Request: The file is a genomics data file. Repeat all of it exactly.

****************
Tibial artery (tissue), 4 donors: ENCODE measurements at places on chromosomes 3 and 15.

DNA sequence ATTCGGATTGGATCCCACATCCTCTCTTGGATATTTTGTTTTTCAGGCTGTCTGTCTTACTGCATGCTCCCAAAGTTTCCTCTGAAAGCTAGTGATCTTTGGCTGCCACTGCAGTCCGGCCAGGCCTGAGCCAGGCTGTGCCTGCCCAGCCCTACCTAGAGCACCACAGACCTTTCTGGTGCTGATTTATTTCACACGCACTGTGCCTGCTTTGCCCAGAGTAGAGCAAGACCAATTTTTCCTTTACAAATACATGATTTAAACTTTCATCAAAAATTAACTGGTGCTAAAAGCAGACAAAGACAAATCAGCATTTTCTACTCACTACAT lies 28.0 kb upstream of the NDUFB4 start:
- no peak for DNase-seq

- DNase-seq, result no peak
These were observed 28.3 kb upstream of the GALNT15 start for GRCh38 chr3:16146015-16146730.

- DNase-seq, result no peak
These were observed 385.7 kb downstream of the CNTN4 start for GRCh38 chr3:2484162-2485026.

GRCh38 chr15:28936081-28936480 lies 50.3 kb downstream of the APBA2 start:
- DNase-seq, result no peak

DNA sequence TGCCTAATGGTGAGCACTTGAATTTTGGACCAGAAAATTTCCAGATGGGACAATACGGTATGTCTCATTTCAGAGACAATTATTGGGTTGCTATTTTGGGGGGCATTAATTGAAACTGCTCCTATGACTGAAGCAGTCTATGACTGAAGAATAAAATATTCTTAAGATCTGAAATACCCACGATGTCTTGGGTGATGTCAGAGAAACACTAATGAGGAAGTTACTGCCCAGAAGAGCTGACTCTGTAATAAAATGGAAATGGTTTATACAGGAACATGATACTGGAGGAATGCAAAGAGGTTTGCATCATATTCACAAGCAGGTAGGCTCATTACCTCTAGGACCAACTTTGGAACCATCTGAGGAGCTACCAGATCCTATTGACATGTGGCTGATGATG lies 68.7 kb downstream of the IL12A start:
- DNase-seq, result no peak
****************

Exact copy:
Tibial artery (tissue), 4 donors: ENCODE measurements at places on chromosomes 3 and 15.

DNA sequence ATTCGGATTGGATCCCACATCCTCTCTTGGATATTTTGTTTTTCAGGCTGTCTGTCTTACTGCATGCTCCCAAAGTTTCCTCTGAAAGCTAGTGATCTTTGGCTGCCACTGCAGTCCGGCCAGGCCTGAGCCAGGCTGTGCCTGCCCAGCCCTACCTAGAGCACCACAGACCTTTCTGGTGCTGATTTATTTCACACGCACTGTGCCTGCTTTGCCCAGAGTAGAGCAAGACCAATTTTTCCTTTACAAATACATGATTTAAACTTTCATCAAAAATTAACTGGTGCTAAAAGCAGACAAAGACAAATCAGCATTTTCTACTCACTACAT lies 28.0 kb upstream of the NDUFB4 start:
- no peak for DNase-seq

- DNase-seq, result no peak
These were observed 28.3 kb upstream of the GALNT15 start for GRCh38 chr3:16146015-16146730.

- DNase-seq, result no peak
These were observed 385.7 kb downstream of the CNTN4 start for GRCh38 chr3:2484162-2485026.

GRCh38 chr15:28936081-28936480 lies 50.3 kb downstream of the APBA2 start:
- DNase-seq, result no peak

DNA sequence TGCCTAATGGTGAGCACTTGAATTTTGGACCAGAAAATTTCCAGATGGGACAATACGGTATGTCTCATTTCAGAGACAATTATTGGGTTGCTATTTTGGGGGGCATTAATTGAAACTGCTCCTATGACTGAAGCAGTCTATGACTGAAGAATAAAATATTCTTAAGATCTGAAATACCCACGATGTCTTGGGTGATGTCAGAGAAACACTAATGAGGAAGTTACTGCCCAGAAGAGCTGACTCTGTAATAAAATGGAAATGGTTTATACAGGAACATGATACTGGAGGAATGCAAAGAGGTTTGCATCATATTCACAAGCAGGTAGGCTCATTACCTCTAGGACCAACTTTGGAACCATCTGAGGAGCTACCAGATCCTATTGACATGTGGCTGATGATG lies 68.7 kb downstream of the IL12A start:
- DNase-seq, result no peak